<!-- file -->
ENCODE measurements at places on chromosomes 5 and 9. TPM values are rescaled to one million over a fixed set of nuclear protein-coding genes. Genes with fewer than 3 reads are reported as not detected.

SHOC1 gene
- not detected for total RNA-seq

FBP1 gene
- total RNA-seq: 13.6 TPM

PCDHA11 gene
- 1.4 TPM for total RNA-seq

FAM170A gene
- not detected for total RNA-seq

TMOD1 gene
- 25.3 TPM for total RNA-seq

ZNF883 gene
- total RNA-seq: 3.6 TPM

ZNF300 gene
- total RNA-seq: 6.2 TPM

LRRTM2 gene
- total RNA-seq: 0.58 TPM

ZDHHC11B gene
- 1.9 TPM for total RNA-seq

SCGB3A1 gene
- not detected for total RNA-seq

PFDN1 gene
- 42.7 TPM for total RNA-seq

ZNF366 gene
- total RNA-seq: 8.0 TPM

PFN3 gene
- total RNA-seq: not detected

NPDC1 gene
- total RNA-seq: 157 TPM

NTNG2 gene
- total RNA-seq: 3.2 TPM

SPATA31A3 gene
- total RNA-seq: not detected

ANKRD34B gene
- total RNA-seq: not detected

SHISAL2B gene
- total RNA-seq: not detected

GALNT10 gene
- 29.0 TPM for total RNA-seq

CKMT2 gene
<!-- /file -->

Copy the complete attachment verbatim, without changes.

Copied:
ENCODE measurements at places on chromosomes 5 and 9. TPM values are rescaled to one million over a fixed set of nuclear protein-coding genes. Genes with fewer than 3 reads are reported as not detected.

SHOC1 gene
- not detected for total RNA-seq

FBP1 gene
- total RNA-seq: 13.6 TPM

PCDHA11 gene
- 1.4 TPM for total RNA-seq

FAM170A gene
- not detected for total RNA-seq

TMOD1 gene
- 25.3 TPM for total RNA-seq

ZNF883 gene
- total RNA-seq: 3.6 TPM

ZNF300 gene
- total RNA-seq: 6.2 TPM

LRRTM2 gene
- total RNA-seq: 0.58 TPM

ZDHHC11B gene
- 1.9 TPM for total RNA-seq

SCGB3A1 gene
- not detected for total RNA-seq

PFDN1 gene
- 42.7 TPM for total RNA-seq

ZNF366 gene
- total RNA-seq: 8.0 TPM

PFN3 gene
- total RNA-seq: not detected

NPDC1 gene
- total RNA-seq: 157 TPM

NTNG2 gene
- total RNA-seq: 3.2 TPM

SPATA31A3 gene
- total RNA-seq: not detected

ANKRD34B gene
- total RNA-seq: not detected

SHISAL2B gene
- total RNA-seq: not detected

GALNT10 gene
- 29.0 TPM for total RNA-seq

CKMT2 gene